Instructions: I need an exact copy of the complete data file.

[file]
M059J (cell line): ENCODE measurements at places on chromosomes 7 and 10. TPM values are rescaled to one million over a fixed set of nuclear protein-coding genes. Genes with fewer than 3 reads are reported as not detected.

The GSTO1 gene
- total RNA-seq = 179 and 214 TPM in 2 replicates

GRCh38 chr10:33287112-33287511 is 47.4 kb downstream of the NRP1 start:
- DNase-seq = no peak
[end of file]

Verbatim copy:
M059J (cell line): ENCODE measurements at places on chromosomes 7 and 10. TPM values are rescaled to one million over a fixed set of nuclear protein-coding genes. Genes with fewer than 3 reads are reported as not detected.

The GSTO1 gene
- total RNA-seq = 179 and 214 TPM in 2 replicates

GRCh38 chr10:33287112-33287511 is 47.4 kb downstream of the NRP1 start:
- DNase-seq = no peak